Insulin Resistance May Increase Risk for Cardiovascular and Metabolic Diseases

Risk for development of cardiovascular and metabolic diseases may be increased in patients with insulin resistance.

Insulin resistance may increase risk of developing cardiovascular and metabolic diseases, according to study findings published in The Lancet Healthy Longevity.

Researchers aimed to evaluate the association among insulin resistance and mortality and cardiovascular diseases in individuals living in urban and rural areas at various levels of economic development on 5 continents. The primary outcome was the composite of mortality or major cardiovascular events (death from cardiovascular causes, nonfatal myocardial infarction, stroke). Secondary outcomes included cardiovascular mortality, noncardiovascular mortality, stroke, myocardial infarction, and incident diabetes.

The researchers conducted a prospective cohort study that included 141,243 individuals (35-70 years of age; 59% women; 56.4% from urban areas) from 22 countries (Prospective Urban Rural Epidemiology [PURE] study) from January 2003 through February 2019. They used the triglyceride glucose (TyG) index  as a surrogate measure for insulin resistance. Associations between the TyG index and risk for cardiovascular diseases and mortality was assessed with a multivariable Cox frailty model with random effects. Data were from 4 high-income countries (n=16,294), 13 middle-income countries (MICs; n=104,194), and 5 low-income countries (LICs; n=20,755).

Overall, 64.9% of participants never smoked, 60.2% never drank alcoholic beverages, 42.5% had hypertension, 7.9% had diabetes, and 1.9% had history of stroke. Baseline blood samples were analyzed at the Population Health Research Institute, Hamilton, ON, Canada. Samples from China, India, and Turkey were analyzed in a central laboratory in each country following standardization with the Hamilton laboratory. During follow-up, participants were contacted at least once every 3 years by in-person visits or by telephone. Participants with a higher TyG index (tertile 3) had a higher prevalence of stroke, coronary heart disease, diabetes, and hypertension. They also had higher systolic blood pressure, diastolic blood pressure, body mass index, fasting glucose, low-density lipoprotein cholesterol, total cholesterol, and triglyceride levels.

The TyG index is significantly associated with future cardiovascular mortality, myocardial infarction, stroke, and type 2 diabetes, suggesting that insulin resistance plays a key role in the pathogenesis of cardiovascular and metabolic diseases.

In a median follow-up of 13.2 years (IQR, 11.9-14.6), there were 6345 composite cardiovascular disease events. Additionally, there were 2030 cardiovascular deaths, 3291 cases of stroke, 3038 cases of myocardial infarction, and 5191 incident cases of type 2 diabetes. The highest tertile of the baseline TyG index was associated with a greater incidence of the composite outcome (hazard ratio [HR], 1.21; 95% CI, 1.13-1.30), stroke (HR, 1.16; 95% CI, 1.05-1.28), myocardial infarction (HR, 1.24; 95% CI, 1.12-1.38), and incident type 2 diabetes (HR, 1.99; 95% CI, 1.82-2.16). There was no significant association between the TyG index and noncardiovascular mortality.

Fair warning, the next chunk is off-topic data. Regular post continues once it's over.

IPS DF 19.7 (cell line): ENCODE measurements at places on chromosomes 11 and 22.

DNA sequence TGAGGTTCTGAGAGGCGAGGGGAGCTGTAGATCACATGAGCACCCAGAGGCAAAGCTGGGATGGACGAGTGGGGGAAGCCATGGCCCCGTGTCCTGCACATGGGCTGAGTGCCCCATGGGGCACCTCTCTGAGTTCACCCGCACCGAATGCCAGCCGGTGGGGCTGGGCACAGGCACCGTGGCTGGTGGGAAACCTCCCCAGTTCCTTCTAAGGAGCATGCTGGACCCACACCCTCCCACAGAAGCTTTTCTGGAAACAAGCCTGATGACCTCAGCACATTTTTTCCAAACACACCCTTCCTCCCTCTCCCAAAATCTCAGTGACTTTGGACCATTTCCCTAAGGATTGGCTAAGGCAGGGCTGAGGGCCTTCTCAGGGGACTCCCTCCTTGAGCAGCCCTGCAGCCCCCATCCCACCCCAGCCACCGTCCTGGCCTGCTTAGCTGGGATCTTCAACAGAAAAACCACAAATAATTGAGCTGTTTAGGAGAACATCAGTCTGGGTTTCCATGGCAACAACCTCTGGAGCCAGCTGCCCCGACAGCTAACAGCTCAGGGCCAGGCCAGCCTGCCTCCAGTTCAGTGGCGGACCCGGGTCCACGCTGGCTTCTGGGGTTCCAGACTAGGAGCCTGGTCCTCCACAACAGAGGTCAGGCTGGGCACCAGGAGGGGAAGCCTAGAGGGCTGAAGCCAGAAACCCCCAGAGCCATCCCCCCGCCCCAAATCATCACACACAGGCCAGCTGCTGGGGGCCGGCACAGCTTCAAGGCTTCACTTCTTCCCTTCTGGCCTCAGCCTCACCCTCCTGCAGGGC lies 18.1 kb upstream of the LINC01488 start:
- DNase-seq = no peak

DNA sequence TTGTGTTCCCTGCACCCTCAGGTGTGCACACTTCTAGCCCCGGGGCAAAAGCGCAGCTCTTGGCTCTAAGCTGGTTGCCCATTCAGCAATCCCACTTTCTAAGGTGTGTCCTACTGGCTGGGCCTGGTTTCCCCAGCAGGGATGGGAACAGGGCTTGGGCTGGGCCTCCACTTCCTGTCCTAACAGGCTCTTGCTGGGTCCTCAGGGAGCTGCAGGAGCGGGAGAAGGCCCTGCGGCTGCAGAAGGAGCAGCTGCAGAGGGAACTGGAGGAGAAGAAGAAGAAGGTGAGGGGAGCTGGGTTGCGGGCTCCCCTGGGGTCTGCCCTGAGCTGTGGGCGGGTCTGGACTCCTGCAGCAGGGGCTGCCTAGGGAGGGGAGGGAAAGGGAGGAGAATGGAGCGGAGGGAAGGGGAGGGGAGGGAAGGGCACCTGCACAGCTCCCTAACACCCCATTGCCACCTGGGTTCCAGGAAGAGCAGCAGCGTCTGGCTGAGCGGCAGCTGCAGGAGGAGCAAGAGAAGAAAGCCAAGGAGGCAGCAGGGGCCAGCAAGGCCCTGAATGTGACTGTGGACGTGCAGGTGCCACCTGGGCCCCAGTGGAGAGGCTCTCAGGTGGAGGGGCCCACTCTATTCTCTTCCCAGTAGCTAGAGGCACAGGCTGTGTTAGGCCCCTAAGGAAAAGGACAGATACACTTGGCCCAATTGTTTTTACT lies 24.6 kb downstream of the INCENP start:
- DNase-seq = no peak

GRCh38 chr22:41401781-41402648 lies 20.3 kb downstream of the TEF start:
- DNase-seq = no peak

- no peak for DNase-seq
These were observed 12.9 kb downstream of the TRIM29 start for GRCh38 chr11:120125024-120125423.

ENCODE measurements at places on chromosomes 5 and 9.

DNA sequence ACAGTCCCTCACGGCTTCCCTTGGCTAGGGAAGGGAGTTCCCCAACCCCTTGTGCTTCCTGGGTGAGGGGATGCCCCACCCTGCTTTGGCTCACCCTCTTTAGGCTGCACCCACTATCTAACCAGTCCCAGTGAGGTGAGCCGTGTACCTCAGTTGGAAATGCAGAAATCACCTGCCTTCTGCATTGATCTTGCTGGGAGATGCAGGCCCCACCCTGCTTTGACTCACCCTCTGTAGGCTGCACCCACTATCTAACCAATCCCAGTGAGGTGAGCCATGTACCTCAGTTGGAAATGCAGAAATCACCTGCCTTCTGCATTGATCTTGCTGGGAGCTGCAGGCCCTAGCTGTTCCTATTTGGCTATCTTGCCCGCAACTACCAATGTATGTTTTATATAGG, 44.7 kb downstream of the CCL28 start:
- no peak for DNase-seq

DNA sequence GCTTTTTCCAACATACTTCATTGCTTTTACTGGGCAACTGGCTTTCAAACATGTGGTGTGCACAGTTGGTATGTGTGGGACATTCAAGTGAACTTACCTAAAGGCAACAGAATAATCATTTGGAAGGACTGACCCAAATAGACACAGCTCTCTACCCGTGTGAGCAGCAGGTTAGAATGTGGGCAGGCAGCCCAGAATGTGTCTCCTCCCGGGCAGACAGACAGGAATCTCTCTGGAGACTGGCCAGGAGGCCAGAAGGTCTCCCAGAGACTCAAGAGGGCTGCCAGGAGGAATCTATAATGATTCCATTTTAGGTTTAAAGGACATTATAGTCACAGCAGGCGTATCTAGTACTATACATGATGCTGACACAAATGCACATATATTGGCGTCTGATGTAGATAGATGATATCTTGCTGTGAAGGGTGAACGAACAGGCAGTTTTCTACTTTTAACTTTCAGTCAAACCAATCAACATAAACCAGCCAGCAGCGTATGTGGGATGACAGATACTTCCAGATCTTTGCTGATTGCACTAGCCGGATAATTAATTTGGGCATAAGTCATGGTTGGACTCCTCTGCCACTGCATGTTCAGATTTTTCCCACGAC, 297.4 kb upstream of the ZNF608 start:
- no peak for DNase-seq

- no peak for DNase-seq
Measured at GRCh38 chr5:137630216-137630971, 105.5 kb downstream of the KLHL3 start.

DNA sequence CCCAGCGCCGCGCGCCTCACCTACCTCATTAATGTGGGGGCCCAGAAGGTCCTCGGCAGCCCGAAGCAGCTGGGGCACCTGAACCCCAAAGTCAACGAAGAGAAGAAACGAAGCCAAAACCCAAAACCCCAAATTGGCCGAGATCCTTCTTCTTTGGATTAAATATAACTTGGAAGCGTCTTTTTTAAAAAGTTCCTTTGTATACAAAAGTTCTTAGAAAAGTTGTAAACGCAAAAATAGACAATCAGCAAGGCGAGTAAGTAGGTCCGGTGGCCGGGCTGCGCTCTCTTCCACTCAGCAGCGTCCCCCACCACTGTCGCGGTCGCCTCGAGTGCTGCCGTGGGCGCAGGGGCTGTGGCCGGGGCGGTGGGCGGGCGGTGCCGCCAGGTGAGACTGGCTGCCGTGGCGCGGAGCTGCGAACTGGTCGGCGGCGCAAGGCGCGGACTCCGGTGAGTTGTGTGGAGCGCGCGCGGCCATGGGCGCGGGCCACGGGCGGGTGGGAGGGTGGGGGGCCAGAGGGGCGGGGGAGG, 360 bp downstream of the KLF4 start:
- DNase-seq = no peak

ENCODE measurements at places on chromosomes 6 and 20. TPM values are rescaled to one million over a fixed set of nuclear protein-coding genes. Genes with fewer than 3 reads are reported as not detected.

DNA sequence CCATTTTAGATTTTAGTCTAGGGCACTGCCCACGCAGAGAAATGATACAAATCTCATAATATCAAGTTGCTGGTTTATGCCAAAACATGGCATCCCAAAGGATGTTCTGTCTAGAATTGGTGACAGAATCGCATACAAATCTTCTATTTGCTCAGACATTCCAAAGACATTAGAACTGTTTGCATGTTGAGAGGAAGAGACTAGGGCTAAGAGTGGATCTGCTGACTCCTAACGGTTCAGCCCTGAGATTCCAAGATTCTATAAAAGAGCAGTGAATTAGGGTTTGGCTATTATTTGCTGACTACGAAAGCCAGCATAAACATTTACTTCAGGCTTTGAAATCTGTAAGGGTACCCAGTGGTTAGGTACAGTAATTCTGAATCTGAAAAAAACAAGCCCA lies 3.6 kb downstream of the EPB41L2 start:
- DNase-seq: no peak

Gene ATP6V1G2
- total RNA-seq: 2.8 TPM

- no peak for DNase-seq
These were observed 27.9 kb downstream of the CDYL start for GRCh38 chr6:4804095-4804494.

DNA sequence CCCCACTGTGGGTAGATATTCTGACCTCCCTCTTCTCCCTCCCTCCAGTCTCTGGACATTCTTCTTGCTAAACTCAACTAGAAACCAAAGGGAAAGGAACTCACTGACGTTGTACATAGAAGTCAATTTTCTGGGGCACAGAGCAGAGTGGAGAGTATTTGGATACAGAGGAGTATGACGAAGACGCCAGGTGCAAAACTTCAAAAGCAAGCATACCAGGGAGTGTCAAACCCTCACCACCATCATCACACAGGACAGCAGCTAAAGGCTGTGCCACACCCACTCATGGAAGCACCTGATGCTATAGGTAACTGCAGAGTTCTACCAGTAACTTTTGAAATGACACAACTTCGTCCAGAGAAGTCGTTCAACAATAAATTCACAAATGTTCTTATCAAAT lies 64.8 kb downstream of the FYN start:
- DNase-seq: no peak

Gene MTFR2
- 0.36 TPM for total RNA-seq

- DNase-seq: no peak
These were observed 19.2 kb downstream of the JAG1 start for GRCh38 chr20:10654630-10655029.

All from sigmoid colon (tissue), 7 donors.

The TyG index was associated with increased risk for the composite outcome in MICs (HR, 1.20; 95% CI, 1.11-1.31) and LICs (HR, 1.31; 95% CI, 1.12-1.54; Pinteraction =.01), as well as increased risk of the following:

  • Cardiovascular mortality (LICs: HR, 1.44; 95% CI, 1.15-1.80; Pinteraction =.01)
  • Stroke (MICs: HR, 1.17; 95% CI, 1.05-1.30; LICs: HR, 1.35; 95% CI, 1.02-1.78; Pinteraction =.19)
  • Myocardial infarction (MICs: HR, 1.26; 95% CI, 1.10-1.45; LICs: HR, 1.29; 95% CI, 1.06-1.56; Pinteraction =.08)
  • Incident diabetes (MICs: HR, 2.68; 95% CI, 2.40-2.99; LICs: HR, 1.64; 95% CI, 1.38-1.94; Pinteraction <.0001)

In high-income countries, higher TyG index tertiles were only associated with increased risk for incident diabetes (HR, 2.95; 95% CI, 2.25-3.87; Pinteraction <.0001).

Study limitations include the study design and there being no measurement of the fasting insulin level. There are also unaccounted for changes over time and possible underreporting of previous cardiovascular diseases and events, particularly in LIC and MIC countries.

“The TyG index is significantly associated with future cardiovascular mortality, myocardial infarction, stroke, and type 2 diabetes, suggesting that insulin resistance plays a key role in the pathogenesis of cardiovascular and metabolic diseases,” the researchers wrote. “…the TyG index might help in the early identification of people at high risk of developing cardiovascular events or type 2 diabetes.”   

Disclosure: This research was supported by AstraZeneca [Canada], Sanofi-Aventis [France and Canada], Boehringer Ingelheim [Germany and Canada], Servier, and GlaxoSmithKline, with additional contributions from Novartis and King Pharma.


Lopez-Jaramillo P, Gomez-Arbelaez D, Martinez-Bello D, et al. Association of the triglyceride glucose index as a measure of insulin resistance with mortality and cardiovascular disease in populations from five continents (PURE study): a prospective cohort study. Lancet Healthy Longev. Published online December 12, 2022. doi:10.1016/S2666-7568(22)00247-1